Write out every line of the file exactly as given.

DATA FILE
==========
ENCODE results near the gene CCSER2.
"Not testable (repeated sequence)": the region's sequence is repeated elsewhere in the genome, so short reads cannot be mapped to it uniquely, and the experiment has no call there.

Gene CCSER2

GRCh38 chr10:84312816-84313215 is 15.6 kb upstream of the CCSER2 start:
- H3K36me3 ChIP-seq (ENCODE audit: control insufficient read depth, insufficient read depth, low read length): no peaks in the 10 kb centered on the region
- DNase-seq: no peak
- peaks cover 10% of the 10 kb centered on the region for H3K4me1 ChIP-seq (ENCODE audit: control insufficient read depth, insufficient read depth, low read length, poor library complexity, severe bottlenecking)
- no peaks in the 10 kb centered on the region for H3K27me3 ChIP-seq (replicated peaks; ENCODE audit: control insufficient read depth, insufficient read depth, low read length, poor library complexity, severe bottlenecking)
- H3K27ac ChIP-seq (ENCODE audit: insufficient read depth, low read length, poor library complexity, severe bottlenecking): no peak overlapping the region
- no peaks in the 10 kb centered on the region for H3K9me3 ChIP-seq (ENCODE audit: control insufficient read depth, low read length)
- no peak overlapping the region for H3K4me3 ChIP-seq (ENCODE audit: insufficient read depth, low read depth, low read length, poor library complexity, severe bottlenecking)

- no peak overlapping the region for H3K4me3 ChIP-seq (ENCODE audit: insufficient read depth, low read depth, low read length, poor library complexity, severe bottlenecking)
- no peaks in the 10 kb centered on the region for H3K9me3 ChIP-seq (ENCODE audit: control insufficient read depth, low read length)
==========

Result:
ENCODE results near the gene CCSER2.
"Not testable (repeated sequence)": the region's sequence is repeated elsewhere in the genome, so short reads cannot be mapped to it uniquely, and the experiment has no call there.

Gene CCSER2

GRCh38 chr10:84312816-84313215 is 15.6 kb upstream of the CCSER2 start:
- H3K36me3 ChIP-seq (ENCODE audit: control insufficient read depth, insufficient read depth, low read length): no peaks in the 10 kb centered on the region
- DNase-seq: no peak
- peaks cover 10% of the 10 kb centered on the region for H3K4me1 ChIP-seq (ENCODE audit: control insufficient read depth, insufficient read depth, low read length, poor library complexity, severe bottlenecking)
- no peaks in the 10 kb centered on the region for H3K27me3 ChIP-seq (replicated peaks; ENCODE audit: control insufficient read depth, insufficient read depth, low read length, poor library complexity, severe bottlenecking)
- H3K27ac ChIP-seq (ENCODE audit: insufficient read depth, low read length, poor library complexity, severe bottlenecking): no peak overlapping the region
- no peaks in the 10 kb centered on the region for H3K9me3 ChIP-seq (ENCODE audit: control insufficient read depth, low read length)
- no peak overlapping the region for H3K4me3 ChIP-seq (ENCODE audit: insufficient read depth, low read depth, low read length, poor library complexity, severe bottlenecking)

- no peak overlapping the region for H3K4me3 ChIP-seq (ENCODE audit: insufficient read depth, low read depth, low read length, poor library complexity, severe bottlenecking)
- no peaks in the 10 kb centered on the region for H3K9me3 ChIP-seq (ENCODE audit: control insufficient read depth, low read length)